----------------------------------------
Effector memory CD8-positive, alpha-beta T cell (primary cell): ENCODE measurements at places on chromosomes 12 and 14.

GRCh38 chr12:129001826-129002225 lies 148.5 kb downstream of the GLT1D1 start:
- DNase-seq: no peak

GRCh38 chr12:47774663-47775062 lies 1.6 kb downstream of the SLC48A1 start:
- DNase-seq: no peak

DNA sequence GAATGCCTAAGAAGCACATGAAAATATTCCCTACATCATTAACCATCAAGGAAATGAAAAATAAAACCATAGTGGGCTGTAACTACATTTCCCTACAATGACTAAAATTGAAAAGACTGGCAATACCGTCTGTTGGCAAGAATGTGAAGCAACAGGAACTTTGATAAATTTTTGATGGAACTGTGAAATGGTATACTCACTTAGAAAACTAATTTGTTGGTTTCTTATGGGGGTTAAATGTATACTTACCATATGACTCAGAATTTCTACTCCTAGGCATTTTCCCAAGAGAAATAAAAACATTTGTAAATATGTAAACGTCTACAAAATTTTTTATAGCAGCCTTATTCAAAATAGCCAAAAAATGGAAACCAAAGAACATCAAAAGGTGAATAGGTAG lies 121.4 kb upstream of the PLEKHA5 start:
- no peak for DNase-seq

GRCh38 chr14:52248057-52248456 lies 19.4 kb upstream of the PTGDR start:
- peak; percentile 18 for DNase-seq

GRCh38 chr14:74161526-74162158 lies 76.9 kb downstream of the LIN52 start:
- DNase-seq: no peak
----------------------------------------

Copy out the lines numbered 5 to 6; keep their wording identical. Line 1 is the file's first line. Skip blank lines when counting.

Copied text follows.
- DNase-seq: no peak

DNA sequence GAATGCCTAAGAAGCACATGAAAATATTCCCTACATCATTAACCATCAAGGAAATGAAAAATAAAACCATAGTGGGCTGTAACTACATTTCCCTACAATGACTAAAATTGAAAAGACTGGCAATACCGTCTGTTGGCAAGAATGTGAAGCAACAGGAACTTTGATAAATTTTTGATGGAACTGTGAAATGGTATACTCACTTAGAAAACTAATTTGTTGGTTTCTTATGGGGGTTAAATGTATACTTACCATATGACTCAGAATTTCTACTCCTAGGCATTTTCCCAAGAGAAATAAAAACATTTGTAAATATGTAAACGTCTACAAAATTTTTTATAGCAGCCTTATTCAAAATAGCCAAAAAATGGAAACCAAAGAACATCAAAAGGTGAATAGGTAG lies 121.4 kb upstream of the PLEKHA5 start: